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Two researchers place gold in the centre of the "Fed Model" that matches yields on on Treasury notes to stock market returns.Tim Wood
NEW YORK (Mineweb.com) -- Two researchers from New York state recently set out to disprove the commonly held view that the gold price was not correlated with much beyond inflation and currency exchange rates. They have succeeded, in print at least, in overturning the mainstream view by showing that gold prices can be interpreted through other asset classes in combination with forex rates and inflation indicators.
Dr Christophe Faugère and Julian Van Erlach recently published an academic paper explaining their "gold asset pricing theory that treats gold as a store of wealth." Importantly, they develop empirical linkages between the gold price and broader equity valuations.
Overall, the two researchers are attempting to prove that the "market" acts according to "unavoidable mathematical relationships" rather than irrationally. By introducing gold, the research makes a critical connection with Wall Street's favoured "Fed Model". So named by Prudential's Dr Ed Yardeni rather than the Federal Reserve itself, the model hypothesizes a relationship between returns on 10-year treasury notes and the S&P 500 earnings yield. Where the yields diverge, over and under valuation are said to be in effect.
Faugère and Van Erlach write: "We. . . demonstrate that these relationships are not accidental since they are inextricably tied to the macro economy and the ultimate driver of wealth and the human standard of living: global real productivity per capita."
The inverse correlation between the yellow metal and general equities is certainly not foreign to gold investors, especially not those who follow Dr Martin Murenbeeld's gold price modelling which factors in equity valuations. Likewise, we have pointed out before that a regression analysis of the US dollar index (DX00Y), 10-year US Treasury yield and the S&P500 produces a very satisfactory gold price predictor with an R-squared result of 0.875. Murenbeeld's model, which contains many more variables, is far more precise at around 0.92.
Gold investors are a rare breed though and the general market remains ignorant or distrustful of assertions of a link.
Faugère and Van Erlach are expecting that fears of a resurgence of inflation in the United States will revive interest in both gold and gold mining stocks because of their hedging reputation; already established when the world went in search of non-dollar yields after the bubble and 9/11, finding gold, commodities and commodity currencies useful.
"Our research shows that stocks and gold are directly linked together," the two write.
They add: "While we recognize that currency swings do at times affect the domestic nominal and real price of gold, the relationship of the real gold price and the E/P is remarkable even without regard to currency value changes." This is illustrated in a striking graph from 1986 which shows the forward earnings to price (E/P) ratio on the S&P500 and real gold prices moving in tandem. It would be useful to see this model applied to the Wilshire 5,000 to get an even broader assessment.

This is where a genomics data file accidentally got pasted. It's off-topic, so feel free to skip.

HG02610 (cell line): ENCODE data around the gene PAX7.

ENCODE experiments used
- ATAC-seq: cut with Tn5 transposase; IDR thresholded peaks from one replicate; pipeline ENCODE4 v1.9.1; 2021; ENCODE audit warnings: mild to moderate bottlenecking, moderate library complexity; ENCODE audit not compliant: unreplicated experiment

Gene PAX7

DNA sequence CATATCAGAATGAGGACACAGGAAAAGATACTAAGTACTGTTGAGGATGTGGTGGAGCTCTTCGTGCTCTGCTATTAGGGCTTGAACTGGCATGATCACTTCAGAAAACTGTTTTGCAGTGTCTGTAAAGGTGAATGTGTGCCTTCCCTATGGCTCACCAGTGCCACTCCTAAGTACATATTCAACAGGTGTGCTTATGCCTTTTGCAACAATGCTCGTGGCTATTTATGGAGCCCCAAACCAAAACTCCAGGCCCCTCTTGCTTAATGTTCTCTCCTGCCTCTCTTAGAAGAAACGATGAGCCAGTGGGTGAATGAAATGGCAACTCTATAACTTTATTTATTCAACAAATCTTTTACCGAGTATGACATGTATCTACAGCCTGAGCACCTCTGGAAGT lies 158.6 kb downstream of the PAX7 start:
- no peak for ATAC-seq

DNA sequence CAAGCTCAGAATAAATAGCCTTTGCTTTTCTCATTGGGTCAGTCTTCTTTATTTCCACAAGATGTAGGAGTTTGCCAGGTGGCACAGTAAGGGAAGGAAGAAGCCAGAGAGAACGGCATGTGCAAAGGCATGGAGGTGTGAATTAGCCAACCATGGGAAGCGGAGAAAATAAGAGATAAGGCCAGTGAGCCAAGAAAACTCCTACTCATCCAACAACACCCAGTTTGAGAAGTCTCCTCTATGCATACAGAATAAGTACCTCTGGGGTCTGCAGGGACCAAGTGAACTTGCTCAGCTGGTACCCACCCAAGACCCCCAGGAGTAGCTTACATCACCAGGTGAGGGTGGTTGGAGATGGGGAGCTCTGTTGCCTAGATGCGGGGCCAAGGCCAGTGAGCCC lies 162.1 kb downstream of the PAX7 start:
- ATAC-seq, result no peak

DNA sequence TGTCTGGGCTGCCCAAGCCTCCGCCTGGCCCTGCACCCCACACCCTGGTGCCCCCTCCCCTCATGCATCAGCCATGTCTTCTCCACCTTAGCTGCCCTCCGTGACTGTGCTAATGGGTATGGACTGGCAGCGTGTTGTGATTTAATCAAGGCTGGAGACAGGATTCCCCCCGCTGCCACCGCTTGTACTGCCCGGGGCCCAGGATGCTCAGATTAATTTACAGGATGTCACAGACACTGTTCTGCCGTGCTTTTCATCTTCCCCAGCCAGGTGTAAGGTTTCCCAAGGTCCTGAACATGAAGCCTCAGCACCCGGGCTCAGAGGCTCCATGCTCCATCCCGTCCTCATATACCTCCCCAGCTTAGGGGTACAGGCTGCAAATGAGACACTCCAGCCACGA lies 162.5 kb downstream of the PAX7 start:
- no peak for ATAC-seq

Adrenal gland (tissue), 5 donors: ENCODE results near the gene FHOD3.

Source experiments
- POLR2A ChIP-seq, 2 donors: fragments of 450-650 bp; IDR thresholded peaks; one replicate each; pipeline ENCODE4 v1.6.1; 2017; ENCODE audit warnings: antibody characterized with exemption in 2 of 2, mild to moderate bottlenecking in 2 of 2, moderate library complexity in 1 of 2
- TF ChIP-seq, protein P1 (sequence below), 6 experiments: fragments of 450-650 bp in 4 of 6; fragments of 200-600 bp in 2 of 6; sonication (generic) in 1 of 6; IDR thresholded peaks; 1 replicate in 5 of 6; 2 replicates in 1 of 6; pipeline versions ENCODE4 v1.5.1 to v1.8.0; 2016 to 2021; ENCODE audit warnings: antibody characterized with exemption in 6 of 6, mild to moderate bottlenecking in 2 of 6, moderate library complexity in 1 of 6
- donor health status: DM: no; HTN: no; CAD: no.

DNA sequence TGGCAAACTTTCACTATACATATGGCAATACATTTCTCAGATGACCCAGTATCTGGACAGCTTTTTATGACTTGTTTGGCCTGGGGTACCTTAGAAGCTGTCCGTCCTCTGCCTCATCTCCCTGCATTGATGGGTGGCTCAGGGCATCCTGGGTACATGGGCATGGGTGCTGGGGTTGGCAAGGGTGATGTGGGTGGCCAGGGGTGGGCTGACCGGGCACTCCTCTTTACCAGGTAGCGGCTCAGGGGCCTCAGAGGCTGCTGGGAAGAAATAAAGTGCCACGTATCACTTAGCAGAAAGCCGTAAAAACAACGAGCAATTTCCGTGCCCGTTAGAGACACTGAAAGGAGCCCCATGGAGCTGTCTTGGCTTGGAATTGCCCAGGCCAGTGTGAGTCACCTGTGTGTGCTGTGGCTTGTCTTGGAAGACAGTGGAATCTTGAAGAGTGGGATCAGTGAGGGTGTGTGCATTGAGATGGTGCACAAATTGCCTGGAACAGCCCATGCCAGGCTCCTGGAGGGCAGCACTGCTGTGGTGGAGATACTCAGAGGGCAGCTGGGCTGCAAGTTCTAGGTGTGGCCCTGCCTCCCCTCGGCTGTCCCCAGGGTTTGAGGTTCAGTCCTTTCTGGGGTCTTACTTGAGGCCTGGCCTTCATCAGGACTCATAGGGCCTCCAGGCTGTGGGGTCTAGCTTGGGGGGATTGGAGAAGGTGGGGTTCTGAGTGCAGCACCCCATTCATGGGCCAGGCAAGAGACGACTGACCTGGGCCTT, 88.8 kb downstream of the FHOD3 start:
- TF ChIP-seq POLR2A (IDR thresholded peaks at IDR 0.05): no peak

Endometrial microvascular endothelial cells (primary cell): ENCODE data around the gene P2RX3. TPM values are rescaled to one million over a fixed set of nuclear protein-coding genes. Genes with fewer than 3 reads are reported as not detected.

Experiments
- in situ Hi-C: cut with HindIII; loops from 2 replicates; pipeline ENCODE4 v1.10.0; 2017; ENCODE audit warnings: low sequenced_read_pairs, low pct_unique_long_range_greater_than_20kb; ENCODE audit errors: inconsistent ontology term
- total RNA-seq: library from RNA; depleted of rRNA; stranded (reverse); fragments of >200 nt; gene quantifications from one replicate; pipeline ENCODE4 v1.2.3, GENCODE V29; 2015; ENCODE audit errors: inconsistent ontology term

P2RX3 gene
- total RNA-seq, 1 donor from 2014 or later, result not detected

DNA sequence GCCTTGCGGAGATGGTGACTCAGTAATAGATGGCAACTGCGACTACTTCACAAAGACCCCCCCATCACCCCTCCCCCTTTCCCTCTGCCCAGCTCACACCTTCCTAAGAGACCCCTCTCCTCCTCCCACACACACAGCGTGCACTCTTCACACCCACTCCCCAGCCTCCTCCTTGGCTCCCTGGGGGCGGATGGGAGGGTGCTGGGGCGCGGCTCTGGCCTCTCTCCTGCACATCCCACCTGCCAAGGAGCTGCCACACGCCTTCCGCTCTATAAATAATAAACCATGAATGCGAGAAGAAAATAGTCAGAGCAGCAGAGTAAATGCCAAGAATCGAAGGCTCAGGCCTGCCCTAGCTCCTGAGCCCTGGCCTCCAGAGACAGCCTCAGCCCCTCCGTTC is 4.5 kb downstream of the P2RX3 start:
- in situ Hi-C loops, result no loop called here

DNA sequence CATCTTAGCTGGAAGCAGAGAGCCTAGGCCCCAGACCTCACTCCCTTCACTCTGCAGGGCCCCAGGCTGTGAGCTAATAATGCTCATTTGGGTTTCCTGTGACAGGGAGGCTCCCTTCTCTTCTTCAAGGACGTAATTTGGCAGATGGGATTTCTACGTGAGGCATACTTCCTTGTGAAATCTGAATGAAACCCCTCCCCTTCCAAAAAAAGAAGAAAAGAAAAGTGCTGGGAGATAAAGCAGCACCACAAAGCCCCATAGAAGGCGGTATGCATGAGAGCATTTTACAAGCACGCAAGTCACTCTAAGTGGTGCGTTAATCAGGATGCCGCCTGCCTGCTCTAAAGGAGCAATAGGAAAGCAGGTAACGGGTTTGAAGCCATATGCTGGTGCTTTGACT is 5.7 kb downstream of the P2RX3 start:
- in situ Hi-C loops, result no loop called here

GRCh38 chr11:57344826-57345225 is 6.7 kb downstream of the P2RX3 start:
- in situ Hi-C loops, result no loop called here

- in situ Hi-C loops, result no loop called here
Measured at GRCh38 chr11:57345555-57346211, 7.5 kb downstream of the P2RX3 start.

"The immediate implication of these linkages is that if inflation expectations push up bond yields, then through the 'Fed' Model association, the E/P must rise, thus pushing down the P/E of the market. Meanwhile, real and nominal gold prices will rise," Faugère and Van Erlach write.
That's clearly good news for gold stocks as well, especially if companies stop fiddling with "preservation margins" - they should be high grading in periods of high metal prices to maximize profits and store up cash for the downcycle, reverting to the reserve grade in low price periods.
If there is a net decline in the overall price-to-earnings ratio then the researchers expect gold and mining shares to out-perform both stocks and bonds in a "reappearing-inflation scenario."
The gold price research is part of the authors' attempt to define a unified valuation theory, principally through their "Required Yield Theory (RYT)". RYT predicts that equities are valued to generally yield a real, after-tax yield based on expected earnings and inflation equal to the long-term rate of real, per-capita productivity.
They believe the success of their research should be a boon for policymakers trying to make head or tail or what's going on in their economies. Indeed, it may, but that does not mean they will be more predisposed to owning gold.
Faugère is Assistant Professor of Finance at the State University of New York at Albany Business School; and Research Associate at the Center for Institutional Investment Management. Julian Van Erlach, MBA, is CEO of Nexxus Wealth Technologies, Inc. You can download their paper "The Price of Gold: A Required Yield Theory" by clicking on the icon below.
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